Aims: We evaluated the impact of diabetes mellitus (DM) and diabetic therapy on outcomes in patients with reduced ejection fraction (EF) after hospitalization for heart failure (HF). DM is prevalent in patients hospitalized with HF, yet inconclusive data exist on the post-discharge outcomes of this patient population.
Methods and results: Post-hoc analysis was performed on the EVEREST (Efficacy of Vasopressin Antagonism in Heart Failure Outcome Study with Tolvaptan) study, a randomized trial of patients hospitalized with HF (n = 4133) with median follow-up of 9.9 months. DM status was determined from intake questionnaires and cross-verified by medication history. Univariate relationships were examined using χ(2) test, t-test, and Wilcoxon tests. The two primary outcomes of (i) all-cause mortality (ACM) and (ii) cardiovascular mortality or HF hospitalization (CVM + HFH) were assessed for those with and without DM and by diabetic treatment strategy using log rank tests and multivariable Cox regression models. DM was present in 40% of participants. Patients with DM were more likely to have hypertension, coronary artery disease, and chronic kidney disease. Diabetes was associated with ACM and CVM + HFH (both P < 0.001). Following multivariate risk adjustment, DM was associated with ACM, but this estimate was imprecise [hazard ratio (HR) 1.16; 95% confidence interval (CI) 1.00-1.34] and remained associated with CVM or HFH (HR 1.17; 95% CI 1.04-1.31). Diabetic control strategy did not independently affect outcomes.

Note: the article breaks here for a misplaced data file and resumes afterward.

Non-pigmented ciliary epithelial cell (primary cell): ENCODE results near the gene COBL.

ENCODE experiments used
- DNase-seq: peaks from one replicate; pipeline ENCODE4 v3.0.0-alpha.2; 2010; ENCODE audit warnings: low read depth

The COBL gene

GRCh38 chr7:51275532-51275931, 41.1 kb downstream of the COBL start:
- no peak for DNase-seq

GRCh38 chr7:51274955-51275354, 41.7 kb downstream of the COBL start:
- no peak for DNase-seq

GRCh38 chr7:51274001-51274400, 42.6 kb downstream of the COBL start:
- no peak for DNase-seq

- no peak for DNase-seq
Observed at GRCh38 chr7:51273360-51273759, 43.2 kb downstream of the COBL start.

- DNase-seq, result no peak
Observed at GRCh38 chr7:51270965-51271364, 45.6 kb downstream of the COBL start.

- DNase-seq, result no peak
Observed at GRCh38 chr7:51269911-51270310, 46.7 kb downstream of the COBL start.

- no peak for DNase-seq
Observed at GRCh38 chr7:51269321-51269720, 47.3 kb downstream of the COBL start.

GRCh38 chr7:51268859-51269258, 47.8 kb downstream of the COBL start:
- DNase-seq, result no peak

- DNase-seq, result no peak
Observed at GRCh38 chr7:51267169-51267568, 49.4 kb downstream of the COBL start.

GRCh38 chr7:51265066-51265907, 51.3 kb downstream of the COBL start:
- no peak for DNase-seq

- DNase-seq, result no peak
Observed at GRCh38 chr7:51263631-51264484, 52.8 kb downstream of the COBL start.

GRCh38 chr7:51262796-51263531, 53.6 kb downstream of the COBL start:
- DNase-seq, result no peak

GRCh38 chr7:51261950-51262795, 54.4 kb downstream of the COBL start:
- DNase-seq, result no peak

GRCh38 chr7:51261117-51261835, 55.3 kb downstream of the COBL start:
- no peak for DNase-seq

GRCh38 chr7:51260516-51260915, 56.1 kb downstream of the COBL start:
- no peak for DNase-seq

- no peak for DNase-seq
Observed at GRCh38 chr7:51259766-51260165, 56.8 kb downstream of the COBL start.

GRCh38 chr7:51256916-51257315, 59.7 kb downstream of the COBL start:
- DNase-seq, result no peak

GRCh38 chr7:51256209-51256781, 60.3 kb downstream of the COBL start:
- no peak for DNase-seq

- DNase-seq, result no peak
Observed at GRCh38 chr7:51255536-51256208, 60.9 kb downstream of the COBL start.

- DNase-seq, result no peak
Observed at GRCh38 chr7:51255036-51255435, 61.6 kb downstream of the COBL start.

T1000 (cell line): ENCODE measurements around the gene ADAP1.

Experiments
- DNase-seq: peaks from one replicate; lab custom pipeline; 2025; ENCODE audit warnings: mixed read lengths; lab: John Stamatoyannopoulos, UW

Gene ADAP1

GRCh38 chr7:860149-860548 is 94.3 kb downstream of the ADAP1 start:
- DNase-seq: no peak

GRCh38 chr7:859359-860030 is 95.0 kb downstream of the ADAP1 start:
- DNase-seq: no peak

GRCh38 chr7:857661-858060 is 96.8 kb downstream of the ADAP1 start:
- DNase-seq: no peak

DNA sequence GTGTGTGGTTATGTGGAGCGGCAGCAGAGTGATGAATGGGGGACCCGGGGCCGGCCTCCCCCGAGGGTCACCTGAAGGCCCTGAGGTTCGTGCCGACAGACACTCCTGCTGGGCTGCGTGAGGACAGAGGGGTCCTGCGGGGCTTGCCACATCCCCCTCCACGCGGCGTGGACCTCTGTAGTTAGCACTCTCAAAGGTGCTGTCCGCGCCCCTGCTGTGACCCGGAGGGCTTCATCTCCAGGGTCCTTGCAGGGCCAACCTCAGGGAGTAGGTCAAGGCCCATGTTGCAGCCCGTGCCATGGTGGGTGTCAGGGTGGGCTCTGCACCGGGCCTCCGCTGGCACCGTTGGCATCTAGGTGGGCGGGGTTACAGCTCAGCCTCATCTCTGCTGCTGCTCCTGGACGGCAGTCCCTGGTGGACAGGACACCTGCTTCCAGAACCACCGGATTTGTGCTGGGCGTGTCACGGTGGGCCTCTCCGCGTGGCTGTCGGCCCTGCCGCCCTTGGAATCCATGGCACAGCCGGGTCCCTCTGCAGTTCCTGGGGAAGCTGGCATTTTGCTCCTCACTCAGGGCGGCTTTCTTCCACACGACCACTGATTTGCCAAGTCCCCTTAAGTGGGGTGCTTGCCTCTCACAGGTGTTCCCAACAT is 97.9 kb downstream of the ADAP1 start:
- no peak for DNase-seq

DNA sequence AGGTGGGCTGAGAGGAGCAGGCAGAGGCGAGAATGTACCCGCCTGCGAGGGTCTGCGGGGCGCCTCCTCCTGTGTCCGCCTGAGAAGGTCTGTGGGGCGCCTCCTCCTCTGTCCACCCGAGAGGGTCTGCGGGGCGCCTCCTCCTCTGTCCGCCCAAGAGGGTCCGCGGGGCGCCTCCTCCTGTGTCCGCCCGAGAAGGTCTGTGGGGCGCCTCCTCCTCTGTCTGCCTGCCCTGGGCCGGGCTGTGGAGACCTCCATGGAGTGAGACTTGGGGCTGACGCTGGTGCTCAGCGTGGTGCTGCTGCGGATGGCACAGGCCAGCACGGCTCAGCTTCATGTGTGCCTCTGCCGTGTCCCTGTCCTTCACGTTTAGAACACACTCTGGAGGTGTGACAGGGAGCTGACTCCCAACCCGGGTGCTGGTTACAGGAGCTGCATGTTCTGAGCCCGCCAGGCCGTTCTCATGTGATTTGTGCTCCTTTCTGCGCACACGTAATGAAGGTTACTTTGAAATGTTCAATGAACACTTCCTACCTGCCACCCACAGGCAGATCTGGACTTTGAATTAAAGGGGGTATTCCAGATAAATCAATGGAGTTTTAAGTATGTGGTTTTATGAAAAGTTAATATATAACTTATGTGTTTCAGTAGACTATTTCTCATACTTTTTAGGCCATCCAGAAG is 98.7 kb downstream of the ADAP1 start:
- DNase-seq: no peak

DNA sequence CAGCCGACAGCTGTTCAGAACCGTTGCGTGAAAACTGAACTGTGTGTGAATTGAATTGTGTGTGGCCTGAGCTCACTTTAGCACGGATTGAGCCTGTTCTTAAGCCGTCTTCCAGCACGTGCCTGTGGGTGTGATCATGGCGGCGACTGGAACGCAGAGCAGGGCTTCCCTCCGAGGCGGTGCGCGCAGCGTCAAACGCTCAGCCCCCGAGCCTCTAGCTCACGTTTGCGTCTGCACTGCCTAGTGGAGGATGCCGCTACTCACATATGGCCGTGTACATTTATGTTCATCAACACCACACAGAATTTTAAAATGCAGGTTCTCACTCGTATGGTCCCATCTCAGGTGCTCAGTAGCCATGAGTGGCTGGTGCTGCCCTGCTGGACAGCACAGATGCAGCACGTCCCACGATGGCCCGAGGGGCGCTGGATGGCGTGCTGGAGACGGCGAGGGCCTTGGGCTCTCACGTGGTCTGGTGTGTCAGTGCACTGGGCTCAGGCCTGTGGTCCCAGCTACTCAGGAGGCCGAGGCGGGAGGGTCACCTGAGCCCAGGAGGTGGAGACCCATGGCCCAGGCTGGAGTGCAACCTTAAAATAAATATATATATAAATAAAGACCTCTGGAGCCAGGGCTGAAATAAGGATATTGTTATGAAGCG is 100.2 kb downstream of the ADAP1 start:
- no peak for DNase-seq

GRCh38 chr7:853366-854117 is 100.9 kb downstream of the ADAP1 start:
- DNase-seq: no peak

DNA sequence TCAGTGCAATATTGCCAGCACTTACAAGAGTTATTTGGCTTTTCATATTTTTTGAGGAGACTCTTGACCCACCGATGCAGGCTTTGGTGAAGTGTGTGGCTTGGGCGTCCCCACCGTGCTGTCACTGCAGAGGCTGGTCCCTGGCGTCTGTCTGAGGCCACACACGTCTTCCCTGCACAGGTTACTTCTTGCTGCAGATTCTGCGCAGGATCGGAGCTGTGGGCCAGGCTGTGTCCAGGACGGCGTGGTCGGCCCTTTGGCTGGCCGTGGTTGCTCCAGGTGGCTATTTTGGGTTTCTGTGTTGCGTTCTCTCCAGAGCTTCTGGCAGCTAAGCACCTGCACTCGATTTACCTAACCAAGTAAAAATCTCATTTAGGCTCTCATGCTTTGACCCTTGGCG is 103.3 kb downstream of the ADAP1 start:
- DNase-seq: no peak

Conclusion: Diabetes is common in patients hospitalized for heart failure with a reduced EF. These patients have a higher post-discharge CVM and higher HF hospitalizations compared with patients with no diabetes. Different diabetic treatment regimens did not appear to influence post-discharge outcomes.